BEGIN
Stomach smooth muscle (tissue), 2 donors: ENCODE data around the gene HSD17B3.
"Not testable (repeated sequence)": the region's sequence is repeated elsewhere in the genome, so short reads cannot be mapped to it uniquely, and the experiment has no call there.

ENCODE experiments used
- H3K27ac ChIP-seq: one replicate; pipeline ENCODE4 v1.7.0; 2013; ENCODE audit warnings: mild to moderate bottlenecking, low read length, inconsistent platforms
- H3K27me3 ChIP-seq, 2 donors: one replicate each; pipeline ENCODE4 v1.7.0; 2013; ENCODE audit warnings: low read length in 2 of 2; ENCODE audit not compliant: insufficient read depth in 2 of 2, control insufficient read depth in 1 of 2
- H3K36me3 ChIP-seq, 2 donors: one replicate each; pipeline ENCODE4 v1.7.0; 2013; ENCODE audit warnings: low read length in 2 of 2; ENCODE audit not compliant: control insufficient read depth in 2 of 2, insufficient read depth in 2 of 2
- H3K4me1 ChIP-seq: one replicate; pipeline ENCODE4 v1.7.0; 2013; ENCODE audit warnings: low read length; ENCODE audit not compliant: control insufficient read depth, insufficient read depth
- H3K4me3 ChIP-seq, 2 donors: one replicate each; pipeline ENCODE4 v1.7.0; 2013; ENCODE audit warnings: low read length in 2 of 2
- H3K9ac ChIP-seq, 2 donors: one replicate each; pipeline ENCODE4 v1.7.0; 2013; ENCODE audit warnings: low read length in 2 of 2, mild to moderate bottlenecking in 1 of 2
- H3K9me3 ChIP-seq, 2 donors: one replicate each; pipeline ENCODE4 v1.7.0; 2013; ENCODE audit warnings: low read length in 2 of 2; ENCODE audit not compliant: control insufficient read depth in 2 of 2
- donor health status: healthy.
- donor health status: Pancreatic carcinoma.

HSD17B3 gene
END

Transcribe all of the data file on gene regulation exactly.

Stomach smooth muscle (tissue), 2 donors: ENCODE data around the gene HSD17B3.
"Not testable (repeated sequence)": the region's sequence is repeated elsewhere in the genome, so short reads cannot be mapped to it uniquely, and the experiment has no call there.

ENCODE experiments used
- H3K27ac ChIP-seq: one replicate; pipeline ENCODE4 v1.7.0; 2013; ENCODE audit warnings: mild to moderate bottlenecking, low read length, inconsistent platforms
- H3K27me3 ChIP-seq, 2 donors: one replicate each; pipeline ENCODE4 v1.7.0; 2013; ENCODE audit warnings: low read length in 2 of 2; ENCODE audit not compliant: insufficient read depth in 2 of 2, control insufficient read depth in 1 of 2
- H3K36me3 ChIP-seq, 2 donors: one replicate each; pipeline ENCODE4 v1.7.0; 2013; ENCODE audit warnings: low read length in 2 of 2; ENCODE audit not compliant: control insufficient read depth in 2 of 2, insufficient read depth in 2 of 2
- H3K4me1 ChIP-seq: one replicate; pipeline ENCODE4 v1.7.0; 2013; ENCODE audit warnings: low read length; ENCODE audit not compliant: control insufficient read depth, insufficient read depth
- H3K4me3 ChIP-seq, 2 donors: one replicate each; pipeline ENCODE4 v1.7.0; 2013; ENCODE audit warnings: low read length in 2 of 2
- H3K9ac ChIP-seq, 2 donors: one replicate each; pipeline ENCODE4 v1.7.0; 2013; ENCODE audit warnings: low read length in 2 of 2, mild to moderate bottlenecking in 1 of 2
- H3K9me3 ChIP-seq, 2 donors: one replicate each; pipeline ENCODE4 v1.7.0; 2013; ENCODE audit warnings: low read length in 2 of 2; ENCODE audit not compliant: control insufficient read depth in 2 of 2
- donor health status: healthy.
- donor health status: Pancreatic carcinoma.

HSD17B3 gene